The CPD, though, is just the arbitrator, not the deciding power. The camps of both the Democratic and the Republican nominees need to agree to the rules of each verbal sparring match, signing off on detailed memos like this one from 2004. Each side wants to prevent the potential that its will nominee be embarrassed, often leading these memos to limit the ability of the moderators to press the candidates and make them answer questions.
The chances of substantive changes by the next election cycle seems slim. The last time the CPD made a major change was in 2000, when it instituted a rule to box out third-party campaigns, limiting general election debates to candidates polling at 15 percent or higher. But 20 years later, changes are needed, and I’d humbly like to pitch a new way to think about how things should go next time around.
First, I propose that we hold three debates ahead of Election Day — but the town hall format, which has often been used in the second of the three debates, has outlived its usefulness. In theory, town halls are great, and they give the candidates a chance to answer questions presented by actual undecided voters. In practice, however, the agreements tend to prevent any true spontaneity. That’s seen in the 2012 memo among the CPD, Obama for America and Romney for President, which was leaked after a contentious moment between Mitt Romney and moderator Candy Crowley. So, better to do away with the pretense altogether.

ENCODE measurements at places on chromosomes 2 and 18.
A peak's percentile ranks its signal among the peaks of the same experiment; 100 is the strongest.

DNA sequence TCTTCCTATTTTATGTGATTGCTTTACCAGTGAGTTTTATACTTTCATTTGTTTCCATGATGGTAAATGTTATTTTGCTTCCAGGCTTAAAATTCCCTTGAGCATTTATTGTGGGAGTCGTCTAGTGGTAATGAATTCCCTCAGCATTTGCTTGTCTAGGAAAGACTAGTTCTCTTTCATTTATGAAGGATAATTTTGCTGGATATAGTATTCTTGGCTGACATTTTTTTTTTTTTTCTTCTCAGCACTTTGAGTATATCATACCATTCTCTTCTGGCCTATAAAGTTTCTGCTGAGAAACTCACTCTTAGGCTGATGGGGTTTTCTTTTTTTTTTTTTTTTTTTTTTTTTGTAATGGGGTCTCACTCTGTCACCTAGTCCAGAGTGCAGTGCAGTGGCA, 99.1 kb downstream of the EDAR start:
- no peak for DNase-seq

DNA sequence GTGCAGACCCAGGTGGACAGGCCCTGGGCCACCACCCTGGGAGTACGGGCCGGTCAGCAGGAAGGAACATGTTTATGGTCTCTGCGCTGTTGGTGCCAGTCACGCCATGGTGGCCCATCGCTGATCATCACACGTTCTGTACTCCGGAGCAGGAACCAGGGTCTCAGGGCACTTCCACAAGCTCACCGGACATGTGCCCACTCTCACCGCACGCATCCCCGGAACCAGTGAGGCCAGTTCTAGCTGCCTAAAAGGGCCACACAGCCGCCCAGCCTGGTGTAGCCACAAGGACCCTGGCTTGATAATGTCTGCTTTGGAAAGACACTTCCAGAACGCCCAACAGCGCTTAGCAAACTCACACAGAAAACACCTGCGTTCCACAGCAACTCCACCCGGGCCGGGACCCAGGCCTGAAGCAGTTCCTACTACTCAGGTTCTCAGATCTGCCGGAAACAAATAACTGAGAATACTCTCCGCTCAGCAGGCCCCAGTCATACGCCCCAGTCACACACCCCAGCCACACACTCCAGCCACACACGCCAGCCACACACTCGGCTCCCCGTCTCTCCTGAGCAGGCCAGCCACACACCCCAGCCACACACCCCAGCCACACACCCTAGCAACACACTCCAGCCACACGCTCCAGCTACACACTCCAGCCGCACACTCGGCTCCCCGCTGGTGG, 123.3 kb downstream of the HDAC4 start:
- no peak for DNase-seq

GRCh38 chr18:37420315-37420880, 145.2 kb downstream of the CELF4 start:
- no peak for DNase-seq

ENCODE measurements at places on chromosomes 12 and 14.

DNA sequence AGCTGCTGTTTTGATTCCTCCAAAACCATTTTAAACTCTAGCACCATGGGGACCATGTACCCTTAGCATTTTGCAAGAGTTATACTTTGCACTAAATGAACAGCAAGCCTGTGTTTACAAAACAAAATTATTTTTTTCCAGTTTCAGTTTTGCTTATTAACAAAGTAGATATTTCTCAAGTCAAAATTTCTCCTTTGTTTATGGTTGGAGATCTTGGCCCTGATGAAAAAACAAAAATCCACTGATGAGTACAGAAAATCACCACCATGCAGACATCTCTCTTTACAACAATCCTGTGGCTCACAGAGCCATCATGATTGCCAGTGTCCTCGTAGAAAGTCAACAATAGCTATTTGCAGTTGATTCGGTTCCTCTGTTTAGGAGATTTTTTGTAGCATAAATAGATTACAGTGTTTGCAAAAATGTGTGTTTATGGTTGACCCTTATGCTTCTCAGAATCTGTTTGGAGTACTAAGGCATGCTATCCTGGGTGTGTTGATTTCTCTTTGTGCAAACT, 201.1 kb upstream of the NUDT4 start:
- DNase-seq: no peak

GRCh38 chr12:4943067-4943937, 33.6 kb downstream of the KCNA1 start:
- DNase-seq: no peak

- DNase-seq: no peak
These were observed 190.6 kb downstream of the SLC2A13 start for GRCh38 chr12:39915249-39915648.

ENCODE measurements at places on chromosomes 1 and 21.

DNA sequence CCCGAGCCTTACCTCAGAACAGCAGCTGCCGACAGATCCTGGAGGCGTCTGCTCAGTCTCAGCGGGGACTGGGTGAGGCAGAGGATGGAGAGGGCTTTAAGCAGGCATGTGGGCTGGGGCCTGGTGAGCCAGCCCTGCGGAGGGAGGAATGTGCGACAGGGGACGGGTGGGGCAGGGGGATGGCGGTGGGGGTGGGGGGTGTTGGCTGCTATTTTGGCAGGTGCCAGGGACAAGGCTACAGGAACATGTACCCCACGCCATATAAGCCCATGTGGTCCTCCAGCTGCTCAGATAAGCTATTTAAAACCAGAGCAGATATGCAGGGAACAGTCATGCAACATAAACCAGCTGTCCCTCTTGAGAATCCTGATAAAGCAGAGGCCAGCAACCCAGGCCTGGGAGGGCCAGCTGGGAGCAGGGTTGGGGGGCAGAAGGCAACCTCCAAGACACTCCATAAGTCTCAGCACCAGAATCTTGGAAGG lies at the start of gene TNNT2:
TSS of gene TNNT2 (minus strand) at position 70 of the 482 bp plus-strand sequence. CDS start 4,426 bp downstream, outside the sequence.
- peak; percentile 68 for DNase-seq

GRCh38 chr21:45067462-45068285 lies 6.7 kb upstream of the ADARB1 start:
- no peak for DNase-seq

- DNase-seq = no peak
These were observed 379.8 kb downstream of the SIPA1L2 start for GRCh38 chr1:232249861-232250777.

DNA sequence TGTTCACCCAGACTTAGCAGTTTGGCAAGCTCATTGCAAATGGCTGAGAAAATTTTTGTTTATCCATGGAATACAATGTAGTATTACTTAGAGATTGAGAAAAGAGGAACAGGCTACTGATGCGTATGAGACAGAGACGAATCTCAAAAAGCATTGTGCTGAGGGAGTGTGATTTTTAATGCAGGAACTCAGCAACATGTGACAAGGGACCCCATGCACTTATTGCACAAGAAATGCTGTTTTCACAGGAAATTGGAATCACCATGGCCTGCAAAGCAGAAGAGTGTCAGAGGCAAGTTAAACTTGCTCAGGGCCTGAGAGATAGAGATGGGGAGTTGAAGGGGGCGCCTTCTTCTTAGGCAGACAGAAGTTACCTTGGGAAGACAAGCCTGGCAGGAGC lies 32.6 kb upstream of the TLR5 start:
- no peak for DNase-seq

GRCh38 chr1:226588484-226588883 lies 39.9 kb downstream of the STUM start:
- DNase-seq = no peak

Instead, the debates should revert to a previous tradition and have one night each about domestic and foreign policy. For the last two election cycles, in particular, debates have tended to cover both each night, overweighting domestic affairs, despite the many to-do list items candidates rattle off, many of which fall in Congress’ wheelhouse. This effectively shunts foreign policy to the side, even though most of the job description under the Constitution deals with international and military matters. The third topic I’d propose, using the time freed up from nixing the town hall format, would cover the most pressing issue the world faces: climate change.
The length of each debate would stay the same — 90 minutes, no commercial breaks, just long enough to hold (most) people’s attention. The first half-hour would feature the traditional set of questions about what a candidate would do in office: your run-of-the-mill “What would you say to Americans who’ve lost their health insurance?” and “How would your administration address the threat of white supremacists?”